Art Theft: One Of The Most Fascinating and Famous Cases in History



Art theft is an ancient and complex criminal offense. When you look at the some of the most famous cases of art thefts in history, you see thoroughly prepared operations that involve art dealerships, art fakers, mobsters, ransoms, and countless dollars. Here you can check out about some of the most well-known cases of art theft in the history.

The First Theft:
The first documented case of art theft remained in 1473, when 2 panels of altarpiece of the Last Judgment by the Dutch painter Hans Memling were stolen. While the triptych was being transported by ship from the Netherlands to Florence, the ship was assaulted by pirates who took it to the Gdansk cathedral in Poland. Nowadays, the piece is revealed at the National Museum in Gdansk where it was recently moved from the Basilica of the Presumption.

One Of The Most Famous Theft:
The most well-known story of art theft includes one of the most famous paintings on the planet and among the most well-known artists in history as a suspect. In the night of August 21, 1911, the Mona Lisa was taken from the Louver. Quickly after, Pablo Picasso was apprehended and questioned by the police, however was launched rapidly.

It turned out that the 30 × 21 inch painting was taken by one of the museum staff members by the name of Vincenzo Peruggia, who merely carried it hidden under his coat. The criminal offense was carefully conducted by a well-known con guy, Eduardo de Valfierno, who was sent out by an art faker who meant to make copies and sell them as if they were the original painting.

While Yves Chaudron, the art faker, was hectic developing copies for the well-known masterpiece, Mona Lisa was still hidden at Peruggias apartment. After two years in which Peruggia did not hear from Chaudron, he attempted to make the finest out of his taken excellent. Eventually, Peruggia was caught by the police while trying to sell the painting to an art dealership from Florence, Italy. The Mona Lisa was returned to the Louver in 1913.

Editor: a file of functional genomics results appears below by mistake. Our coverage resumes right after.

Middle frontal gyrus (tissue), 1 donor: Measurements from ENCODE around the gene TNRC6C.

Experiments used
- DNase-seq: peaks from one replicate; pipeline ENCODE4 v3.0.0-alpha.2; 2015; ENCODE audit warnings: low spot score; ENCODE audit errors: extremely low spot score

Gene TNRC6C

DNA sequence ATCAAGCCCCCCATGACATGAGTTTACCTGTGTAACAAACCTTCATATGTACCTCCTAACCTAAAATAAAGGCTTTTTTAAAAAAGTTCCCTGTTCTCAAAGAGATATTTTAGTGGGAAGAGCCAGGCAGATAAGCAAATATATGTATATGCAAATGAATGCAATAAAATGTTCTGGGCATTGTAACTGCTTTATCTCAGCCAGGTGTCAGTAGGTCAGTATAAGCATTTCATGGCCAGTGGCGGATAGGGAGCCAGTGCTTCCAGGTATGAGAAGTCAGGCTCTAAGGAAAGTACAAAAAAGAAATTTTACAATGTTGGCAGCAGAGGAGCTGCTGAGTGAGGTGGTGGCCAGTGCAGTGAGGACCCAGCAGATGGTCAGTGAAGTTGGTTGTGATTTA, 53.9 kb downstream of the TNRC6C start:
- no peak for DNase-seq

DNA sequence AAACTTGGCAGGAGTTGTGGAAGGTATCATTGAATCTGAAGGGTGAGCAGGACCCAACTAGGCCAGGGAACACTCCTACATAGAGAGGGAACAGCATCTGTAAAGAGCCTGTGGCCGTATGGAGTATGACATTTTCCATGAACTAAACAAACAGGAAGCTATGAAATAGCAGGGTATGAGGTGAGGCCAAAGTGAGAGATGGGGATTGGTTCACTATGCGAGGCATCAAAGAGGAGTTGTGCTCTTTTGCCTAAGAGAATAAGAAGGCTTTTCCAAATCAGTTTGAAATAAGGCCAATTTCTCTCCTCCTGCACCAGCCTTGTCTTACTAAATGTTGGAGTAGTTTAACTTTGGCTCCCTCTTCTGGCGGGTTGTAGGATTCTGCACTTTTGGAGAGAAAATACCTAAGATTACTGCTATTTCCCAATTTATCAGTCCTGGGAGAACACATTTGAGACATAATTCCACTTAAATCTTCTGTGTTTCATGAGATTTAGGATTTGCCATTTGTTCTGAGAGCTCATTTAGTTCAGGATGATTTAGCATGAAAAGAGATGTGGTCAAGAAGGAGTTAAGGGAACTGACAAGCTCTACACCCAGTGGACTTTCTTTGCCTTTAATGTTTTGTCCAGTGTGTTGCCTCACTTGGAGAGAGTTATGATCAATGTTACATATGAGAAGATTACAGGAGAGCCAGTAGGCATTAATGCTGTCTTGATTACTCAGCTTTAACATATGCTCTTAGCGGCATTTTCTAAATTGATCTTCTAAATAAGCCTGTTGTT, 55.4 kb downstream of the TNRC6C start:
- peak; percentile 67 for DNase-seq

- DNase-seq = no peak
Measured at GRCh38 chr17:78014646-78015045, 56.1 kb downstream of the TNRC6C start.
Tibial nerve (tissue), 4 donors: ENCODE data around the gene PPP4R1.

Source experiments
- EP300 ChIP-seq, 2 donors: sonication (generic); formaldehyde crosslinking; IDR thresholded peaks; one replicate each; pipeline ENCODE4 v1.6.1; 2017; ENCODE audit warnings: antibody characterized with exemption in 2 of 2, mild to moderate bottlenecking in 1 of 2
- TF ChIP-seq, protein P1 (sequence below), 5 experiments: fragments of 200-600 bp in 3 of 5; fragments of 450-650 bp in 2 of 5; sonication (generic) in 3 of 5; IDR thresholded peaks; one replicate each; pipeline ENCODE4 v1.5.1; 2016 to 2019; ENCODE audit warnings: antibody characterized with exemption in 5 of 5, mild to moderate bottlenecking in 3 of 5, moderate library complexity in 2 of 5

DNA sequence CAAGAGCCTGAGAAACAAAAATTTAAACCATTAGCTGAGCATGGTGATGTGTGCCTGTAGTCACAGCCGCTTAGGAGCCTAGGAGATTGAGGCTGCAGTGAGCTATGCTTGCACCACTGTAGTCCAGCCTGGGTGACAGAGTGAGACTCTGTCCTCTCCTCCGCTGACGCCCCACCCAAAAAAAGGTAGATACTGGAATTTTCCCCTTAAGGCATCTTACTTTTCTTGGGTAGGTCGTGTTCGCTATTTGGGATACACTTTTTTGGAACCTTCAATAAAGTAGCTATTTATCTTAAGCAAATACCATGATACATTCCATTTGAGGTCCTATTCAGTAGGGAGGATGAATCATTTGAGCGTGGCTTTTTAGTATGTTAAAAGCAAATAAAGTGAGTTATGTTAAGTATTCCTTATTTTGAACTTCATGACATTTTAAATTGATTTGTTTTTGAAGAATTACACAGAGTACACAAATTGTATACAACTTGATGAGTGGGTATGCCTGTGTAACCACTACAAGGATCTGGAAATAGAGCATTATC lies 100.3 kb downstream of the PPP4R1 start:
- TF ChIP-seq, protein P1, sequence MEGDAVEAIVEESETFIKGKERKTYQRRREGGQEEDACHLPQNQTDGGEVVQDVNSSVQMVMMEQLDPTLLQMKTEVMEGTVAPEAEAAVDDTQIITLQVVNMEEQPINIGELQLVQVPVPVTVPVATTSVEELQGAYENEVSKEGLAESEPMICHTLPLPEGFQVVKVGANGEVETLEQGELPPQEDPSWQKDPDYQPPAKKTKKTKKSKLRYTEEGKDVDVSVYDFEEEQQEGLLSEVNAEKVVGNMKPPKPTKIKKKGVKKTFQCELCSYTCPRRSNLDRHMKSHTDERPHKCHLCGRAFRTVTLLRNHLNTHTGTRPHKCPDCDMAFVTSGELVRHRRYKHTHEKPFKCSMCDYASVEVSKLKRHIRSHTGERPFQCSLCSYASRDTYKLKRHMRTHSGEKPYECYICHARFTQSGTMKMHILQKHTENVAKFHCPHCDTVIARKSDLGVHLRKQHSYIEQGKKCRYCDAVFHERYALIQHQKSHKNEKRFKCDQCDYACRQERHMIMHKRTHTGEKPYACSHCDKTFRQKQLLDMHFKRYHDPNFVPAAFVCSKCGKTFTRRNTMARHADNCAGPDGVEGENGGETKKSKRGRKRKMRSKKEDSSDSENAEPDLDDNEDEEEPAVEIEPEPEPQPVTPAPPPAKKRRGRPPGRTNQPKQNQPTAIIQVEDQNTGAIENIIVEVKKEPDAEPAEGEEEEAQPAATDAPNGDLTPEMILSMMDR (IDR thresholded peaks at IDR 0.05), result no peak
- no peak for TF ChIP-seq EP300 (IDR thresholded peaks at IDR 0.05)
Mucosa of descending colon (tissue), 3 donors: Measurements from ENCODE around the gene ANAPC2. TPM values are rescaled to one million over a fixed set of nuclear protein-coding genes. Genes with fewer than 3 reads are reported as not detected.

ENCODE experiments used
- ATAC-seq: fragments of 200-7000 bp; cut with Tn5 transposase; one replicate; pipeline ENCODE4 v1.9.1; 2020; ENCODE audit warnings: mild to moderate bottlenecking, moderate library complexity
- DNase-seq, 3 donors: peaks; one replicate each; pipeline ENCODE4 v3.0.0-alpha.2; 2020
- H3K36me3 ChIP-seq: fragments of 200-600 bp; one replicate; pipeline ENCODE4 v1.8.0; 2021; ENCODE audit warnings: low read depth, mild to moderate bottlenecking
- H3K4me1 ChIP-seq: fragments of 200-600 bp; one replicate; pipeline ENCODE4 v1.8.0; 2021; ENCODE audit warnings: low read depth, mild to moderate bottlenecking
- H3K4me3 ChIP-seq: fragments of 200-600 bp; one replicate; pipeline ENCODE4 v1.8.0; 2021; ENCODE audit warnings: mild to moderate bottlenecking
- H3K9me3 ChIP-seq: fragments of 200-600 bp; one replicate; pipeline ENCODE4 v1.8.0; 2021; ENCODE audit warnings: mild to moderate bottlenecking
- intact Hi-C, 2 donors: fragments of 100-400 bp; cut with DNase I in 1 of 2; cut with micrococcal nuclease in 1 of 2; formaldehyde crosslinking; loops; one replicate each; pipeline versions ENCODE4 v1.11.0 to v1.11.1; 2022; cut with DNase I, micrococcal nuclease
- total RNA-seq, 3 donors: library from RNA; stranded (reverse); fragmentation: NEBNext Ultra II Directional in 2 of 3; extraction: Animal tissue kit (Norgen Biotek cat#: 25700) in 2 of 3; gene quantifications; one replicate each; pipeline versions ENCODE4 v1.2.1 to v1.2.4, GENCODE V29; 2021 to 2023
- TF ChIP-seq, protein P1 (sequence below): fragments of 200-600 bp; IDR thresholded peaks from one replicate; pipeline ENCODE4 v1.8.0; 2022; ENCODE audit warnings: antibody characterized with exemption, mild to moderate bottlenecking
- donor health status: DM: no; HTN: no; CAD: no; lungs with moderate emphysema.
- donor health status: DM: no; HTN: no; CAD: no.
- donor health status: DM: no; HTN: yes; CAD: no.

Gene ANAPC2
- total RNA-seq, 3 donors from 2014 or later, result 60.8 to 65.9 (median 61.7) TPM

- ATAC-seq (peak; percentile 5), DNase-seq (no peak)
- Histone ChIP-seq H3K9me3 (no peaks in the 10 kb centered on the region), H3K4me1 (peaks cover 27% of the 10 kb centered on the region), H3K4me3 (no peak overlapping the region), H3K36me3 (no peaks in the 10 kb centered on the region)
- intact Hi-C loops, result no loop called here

The Most significant Theft in the USA:
The most significant art theft in United States took location at the Isabella Stewart Gardner Museum. On the night of March 18, 1990, a group of burglars using authorities uniforms broke into the museum and took thirteen paintings whose collective worth was approximated at around 300 million dollars. The burglars took two paintings and one print by Rembrandt, and works of Vermeer, Manet, Degas, Govaert Flinck, in addition to a French and a Chinese artifact.

As of yet, none of the paintings have been found and the case is still unsolved. Inning accordance with current rumors, the FBI are examining the possibility that the Boston Mob in addition to French art dealerships are linked to the crime.

The Scream:
The painting by Edvard Munchs, The Scream, is probably the most demanded painting by art burglars in history. It has been taken twice and was just recently recovered. In 1994, during the Winter Season Olympics in Lillehammer, Norway, The Scream was taken from an Oslo gallery by two thieves who broke through an open window, set off the alarm and left a note stating: thanks for the bad security.

3 months later, the holders of the painting approached the Norwegian Federal government with an offer: 1 million dollars https://www.whitepages.com/name/Kurt-Criter/Denver-CO ransom for Edvard Munchs The Scream. The Government denied the offer, but the Norwegian authorities collaborated with the British Authorities and the Getty Museum to organize a sting operation that restored the painting to where it belongs.

While Museum officials waiting for the burglars to demand ransom money, rumors claimed that both paintings were burned to hide proof. Eventually, the Norwegian authorities discovered the 2 paintings on August 31, 2006 but the truths on how they were recuperated are not understood. http://kurtcriter.brandyourself.com/Links


When you look at the some of the most well-known cases of art thefts in history, you see completely https://soundcloud.com/kurt-criter planned operations that include art dealerships, art fakers, mobsters, ransoms, and millions of dollars. The most popular story of art theft includes one of the most popular paintings in the world and one of the most popular artists in history as a suspect. The criminal activity was carefully carried out by a infamous con male, Eduardo de Valfierno, who was sent by an art faker who planned to make copies and sell them as if they were the original painting.

Ultimately, Peruggia was captured by the authorities while attempting to offer the painting to an art dealer from Florence, Italy. The painting by Edvard Munchs, The Scream, is probably the most looked for after painting by art burglars in history.

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